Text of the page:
Mantras, usually stated by government propaganda can become ingrained and be taken as being fact even long after any possible validity to the claim  has long expired.  The US, almost certainly, at this point of time, is definitely not a land of opportunity.  It is a land of debt.  A land of corporate bailouts to those who have close ties to the government.  It is also a land of redistribution of wealth and a land of centrally planned economies through the Federal Reserve.

And after decades of this type of activity much of the wealth the US once had has either disappeared or fled the country.  Therefore, calling the US the Land of Opportunity is akin to calling Russia the “glorious kolkhoz peasantry–active builders of communism”.  Sure, that slogan may have made some sort of sense in the 1960s under the communist regime at that time, but to try to live your lives by an old, antiquated slogan nowadays is a sure path to failure.

What may be most interesting about this news piece is that many of the people being interviewed appeared to have Russian or Eastern bloc accents.  Given what  is going on in the world today, and how we commented that the USSA is turning communist/socialist while places like Russia and China are becoming more free-market capitalists means a sea-change is occuring in the world.  One that many people appear to not have awoken to.

Some of the Russian people living in the tent city in the US may not even be aware that the ‘land of opportunity' in today's day and age is just as likely to be Russia, China or Brazil than the US.

Yet it often take people months, years, and sometimes lifetimes to wake up to realities that are changing at a rapid pace in our now very interconnected, digital world.

The same can be said for investors.  The majority of investors I had been trying to persuade to buy gold over the last 5 years never listened to me.  CNBC told them that gold was a barbarous relic, or that it was already in a bubble.  And so they never bought.  And now, upon running into them on the street or via email, I ask if they have yet bought gold.  To wit, the answer is almost invariably, “No, I missed that one.  It's too late now I suppose.”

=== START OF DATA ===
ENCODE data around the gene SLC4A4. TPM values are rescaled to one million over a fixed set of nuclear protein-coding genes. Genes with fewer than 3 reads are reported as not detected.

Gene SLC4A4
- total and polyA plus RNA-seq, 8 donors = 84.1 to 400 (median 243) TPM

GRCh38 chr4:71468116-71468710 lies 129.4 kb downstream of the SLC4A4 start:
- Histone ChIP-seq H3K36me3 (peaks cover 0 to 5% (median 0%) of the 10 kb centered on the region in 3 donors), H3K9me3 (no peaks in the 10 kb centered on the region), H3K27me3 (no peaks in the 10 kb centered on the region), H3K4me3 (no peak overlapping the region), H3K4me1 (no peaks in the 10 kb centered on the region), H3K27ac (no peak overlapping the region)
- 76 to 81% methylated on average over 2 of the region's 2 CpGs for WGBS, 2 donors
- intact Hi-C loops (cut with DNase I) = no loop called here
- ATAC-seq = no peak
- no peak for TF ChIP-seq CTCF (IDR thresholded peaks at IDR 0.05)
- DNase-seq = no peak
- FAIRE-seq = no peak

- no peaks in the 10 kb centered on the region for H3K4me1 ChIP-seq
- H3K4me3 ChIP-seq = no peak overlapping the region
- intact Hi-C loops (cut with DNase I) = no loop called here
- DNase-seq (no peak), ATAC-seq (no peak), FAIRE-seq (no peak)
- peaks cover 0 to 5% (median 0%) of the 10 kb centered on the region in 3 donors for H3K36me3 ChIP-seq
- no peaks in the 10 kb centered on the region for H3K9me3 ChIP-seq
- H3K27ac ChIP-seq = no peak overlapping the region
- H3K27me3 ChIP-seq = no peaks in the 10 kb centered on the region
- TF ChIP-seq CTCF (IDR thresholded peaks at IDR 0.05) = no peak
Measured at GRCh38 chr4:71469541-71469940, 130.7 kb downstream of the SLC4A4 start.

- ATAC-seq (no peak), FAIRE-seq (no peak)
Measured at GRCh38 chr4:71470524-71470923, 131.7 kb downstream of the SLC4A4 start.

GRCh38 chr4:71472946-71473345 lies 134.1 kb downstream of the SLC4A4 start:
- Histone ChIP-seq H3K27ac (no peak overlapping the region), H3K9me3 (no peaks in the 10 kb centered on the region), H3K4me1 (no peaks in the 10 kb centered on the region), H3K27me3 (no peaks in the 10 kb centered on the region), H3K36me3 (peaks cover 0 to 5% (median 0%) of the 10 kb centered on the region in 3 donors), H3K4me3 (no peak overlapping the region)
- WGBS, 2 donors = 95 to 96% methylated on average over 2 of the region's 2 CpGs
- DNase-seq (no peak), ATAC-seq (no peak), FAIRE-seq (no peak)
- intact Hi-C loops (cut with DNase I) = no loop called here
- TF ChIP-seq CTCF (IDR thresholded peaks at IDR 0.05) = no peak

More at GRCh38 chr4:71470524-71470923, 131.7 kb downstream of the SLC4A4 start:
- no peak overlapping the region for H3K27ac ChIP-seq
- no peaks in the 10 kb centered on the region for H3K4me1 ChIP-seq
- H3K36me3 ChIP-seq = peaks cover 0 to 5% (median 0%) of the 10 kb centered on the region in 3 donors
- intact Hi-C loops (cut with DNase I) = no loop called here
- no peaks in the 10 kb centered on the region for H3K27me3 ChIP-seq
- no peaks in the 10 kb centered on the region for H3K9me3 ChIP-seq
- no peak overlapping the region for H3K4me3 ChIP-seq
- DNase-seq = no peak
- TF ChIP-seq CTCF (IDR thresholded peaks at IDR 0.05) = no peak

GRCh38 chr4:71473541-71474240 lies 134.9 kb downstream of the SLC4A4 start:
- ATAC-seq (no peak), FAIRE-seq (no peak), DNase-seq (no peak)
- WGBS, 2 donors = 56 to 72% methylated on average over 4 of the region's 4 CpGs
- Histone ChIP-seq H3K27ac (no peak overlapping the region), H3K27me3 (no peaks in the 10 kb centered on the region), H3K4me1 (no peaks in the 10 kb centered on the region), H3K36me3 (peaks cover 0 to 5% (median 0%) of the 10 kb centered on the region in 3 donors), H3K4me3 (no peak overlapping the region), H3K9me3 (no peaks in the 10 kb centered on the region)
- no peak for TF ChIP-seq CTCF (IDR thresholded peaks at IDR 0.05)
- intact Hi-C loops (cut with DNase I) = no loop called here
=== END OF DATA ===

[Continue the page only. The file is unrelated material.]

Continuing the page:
It's not too late.  We are nowhere near a resolution to any and all of the worlds financial system problems.  Alas, I will likely receive a phone call around 2013, with gold at $3,400 and silver at $100 and many of our stocks having gains in the thousands of percent and those same friends will be begging me for advice on how to get into this “sure thing” market.  Of course, at that time, the end will be near and I'll be looking to sell some of my precious metals to invest in the next great boom, whatever that may be at the time.

It is more important now-a-days, than ever before, to remain educated and always aware of the rapidly changing landscape.  Gold hit another all-time high today and our portfolio continues to power higher.   Why do we, and especially our top-notch Senior Analyst, Ed Bugos, always seem to be ahead of the trends and positioned for major gains well ahead of the public?  It's simple really.  Rather than believe mantras such as the US is the “land of opportunity” or “land of freedom” we spend our days researching what is real and not just what is the common wisdumb or what is being portrayed in the nightly news propaganda.

Roughly 90% of what the public believes is just generally wrong.  And, like the saying goes, it's not what you know that it is dangerous, it is what you know that just isn't true.

At TDV we question everything and do our own research.  Anything less is allowing yourself to be lead astray like much of the masses and miss out on the opportunities that are plain to see if you just are able to open your eyes.  Try our no-obligation $25/month full subscription to see what stocks we are investing in today – many of which have already made fantastic gains, but are set for much more in the months and years ahead.

Until tomorrow,

Jeff Berwick

Chief Editor